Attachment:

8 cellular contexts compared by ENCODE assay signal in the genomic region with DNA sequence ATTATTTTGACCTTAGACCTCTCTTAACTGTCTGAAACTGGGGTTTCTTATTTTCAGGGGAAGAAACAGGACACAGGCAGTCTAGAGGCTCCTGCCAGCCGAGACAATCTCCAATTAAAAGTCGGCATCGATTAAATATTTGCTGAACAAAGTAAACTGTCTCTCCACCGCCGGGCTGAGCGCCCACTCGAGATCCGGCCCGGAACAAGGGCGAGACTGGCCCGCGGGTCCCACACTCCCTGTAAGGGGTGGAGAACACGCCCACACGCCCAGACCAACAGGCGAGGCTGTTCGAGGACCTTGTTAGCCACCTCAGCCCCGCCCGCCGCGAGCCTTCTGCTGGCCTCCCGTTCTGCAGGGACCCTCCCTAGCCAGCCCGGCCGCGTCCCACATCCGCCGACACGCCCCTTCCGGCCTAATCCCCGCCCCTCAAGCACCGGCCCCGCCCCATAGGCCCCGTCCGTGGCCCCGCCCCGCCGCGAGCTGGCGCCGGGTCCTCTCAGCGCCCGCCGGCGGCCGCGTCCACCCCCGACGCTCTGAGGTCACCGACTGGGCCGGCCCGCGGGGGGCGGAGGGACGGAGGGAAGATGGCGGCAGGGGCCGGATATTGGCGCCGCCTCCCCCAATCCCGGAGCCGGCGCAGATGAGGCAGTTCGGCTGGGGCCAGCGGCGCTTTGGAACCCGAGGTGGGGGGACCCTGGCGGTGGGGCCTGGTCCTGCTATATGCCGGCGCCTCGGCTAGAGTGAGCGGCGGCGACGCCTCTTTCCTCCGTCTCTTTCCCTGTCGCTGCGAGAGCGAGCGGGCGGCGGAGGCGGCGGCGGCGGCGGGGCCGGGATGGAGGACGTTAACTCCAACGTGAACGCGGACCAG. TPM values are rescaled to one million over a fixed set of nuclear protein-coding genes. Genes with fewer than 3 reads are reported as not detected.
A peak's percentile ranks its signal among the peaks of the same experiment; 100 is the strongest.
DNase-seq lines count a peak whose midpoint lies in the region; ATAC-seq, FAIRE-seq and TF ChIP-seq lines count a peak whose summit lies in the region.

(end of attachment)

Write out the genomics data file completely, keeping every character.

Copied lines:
8 cellular contexts compared by ENCODE assay signal in the genomic region with DNA sequence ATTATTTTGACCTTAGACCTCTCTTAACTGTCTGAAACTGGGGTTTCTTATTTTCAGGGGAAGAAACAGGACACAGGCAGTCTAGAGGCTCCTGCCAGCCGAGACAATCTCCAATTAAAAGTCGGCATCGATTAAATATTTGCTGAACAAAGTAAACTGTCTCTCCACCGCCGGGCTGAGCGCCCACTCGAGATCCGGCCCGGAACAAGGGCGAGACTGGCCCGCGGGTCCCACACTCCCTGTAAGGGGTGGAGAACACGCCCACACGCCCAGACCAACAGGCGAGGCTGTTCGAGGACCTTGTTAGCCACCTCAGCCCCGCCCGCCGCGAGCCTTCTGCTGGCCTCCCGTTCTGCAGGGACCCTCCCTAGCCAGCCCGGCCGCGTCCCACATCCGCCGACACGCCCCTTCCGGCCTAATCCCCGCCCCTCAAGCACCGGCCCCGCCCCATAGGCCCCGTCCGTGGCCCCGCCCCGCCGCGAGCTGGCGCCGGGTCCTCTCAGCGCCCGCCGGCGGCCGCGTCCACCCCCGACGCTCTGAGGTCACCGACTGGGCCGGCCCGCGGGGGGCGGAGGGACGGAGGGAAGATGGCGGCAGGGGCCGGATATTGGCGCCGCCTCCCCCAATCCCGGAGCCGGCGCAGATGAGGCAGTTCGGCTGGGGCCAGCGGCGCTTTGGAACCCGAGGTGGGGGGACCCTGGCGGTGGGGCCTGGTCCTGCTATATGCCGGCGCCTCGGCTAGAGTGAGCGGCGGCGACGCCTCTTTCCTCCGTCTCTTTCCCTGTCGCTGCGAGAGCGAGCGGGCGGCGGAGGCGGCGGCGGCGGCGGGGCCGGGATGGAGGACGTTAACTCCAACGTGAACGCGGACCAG. TPM values are rescaled to one million over a fixed set of nuclear protein-coding genes. Genes with fewer than 3 reads are reported as not detected.
A peak's percentile ranks its signal among the peaks of the same experiment; 100 is the strongest.
DNase-seq lines count a peak whose midpoint lies in the region; ATAC-seq, FAIRE-seq and TF ChIP-seq lines count a peak whose summit lies in the region.